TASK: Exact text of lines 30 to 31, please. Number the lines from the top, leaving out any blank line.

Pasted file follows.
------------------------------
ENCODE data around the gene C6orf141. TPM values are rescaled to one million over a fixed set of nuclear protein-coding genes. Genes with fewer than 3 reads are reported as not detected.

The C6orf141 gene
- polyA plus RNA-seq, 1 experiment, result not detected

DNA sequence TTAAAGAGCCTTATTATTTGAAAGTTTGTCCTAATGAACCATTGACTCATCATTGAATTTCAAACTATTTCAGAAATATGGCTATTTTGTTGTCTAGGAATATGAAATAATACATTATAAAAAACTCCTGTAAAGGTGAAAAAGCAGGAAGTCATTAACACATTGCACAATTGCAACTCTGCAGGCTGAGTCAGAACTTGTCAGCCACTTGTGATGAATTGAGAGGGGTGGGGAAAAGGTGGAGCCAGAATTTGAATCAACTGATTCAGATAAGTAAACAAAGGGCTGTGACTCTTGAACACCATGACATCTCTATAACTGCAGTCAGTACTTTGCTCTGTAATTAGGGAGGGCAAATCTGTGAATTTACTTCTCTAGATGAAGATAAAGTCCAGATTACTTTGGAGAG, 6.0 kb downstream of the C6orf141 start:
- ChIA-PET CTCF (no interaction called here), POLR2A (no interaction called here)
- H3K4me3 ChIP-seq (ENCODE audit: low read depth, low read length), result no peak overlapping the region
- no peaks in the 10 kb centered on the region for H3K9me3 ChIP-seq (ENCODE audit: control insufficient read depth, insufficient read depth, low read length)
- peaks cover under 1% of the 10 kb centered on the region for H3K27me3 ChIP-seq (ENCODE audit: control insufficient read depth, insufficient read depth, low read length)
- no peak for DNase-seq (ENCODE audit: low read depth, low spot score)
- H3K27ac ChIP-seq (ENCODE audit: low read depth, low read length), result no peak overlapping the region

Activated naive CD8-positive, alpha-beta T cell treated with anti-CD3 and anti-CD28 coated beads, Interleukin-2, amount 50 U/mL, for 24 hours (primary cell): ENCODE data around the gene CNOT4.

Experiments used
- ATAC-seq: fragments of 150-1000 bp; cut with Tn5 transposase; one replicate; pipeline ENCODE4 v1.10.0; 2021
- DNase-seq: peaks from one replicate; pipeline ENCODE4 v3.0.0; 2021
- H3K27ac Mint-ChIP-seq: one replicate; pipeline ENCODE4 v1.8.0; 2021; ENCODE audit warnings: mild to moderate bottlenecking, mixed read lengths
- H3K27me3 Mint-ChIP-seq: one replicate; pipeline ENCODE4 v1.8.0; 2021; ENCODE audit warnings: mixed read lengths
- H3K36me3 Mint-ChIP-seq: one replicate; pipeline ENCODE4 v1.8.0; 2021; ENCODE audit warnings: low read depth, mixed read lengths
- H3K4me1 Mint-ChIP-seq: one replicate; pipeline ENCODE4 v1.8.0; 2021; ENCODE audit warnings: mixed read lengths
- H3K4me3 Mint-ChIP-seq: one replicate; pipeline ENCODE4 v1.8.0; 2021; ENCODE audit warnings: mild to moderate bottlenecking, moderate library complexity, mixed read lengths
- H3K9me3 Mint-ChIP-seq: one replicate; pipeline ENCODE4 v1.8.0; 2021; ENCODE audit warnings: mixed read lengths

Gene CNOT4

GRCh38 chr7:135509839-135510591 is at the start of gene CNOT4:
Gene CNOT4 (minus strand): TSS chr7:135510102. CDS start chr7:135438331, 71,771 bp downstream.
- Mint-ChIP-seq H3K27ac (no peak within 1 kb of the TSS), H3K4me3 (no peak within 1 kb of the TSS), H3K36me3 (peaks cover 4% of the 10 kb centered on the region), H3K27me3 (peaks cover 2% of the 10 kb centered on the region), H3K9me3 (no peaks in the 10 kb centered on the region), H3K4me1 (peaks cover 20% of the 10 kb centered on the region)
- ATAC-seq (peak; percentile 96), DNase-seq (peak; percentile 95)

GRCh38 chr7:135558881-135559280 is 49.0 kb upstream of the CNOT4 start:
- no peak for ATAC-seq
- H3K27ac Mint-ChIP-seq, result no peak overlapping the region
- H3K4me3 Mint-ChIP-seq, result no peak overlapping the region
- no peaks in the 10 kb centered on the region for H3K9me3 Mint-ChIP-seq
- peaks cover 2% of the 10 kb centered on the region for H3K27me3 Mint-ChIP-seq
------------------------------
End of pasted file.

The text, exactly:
- no peaks in the 10 kb centered on the region for H3K9me3 Mint-ChIP-seq
- peaks cover 2% of the 10 kb centered on the region for H3K27me3 Mint-ChIP-seq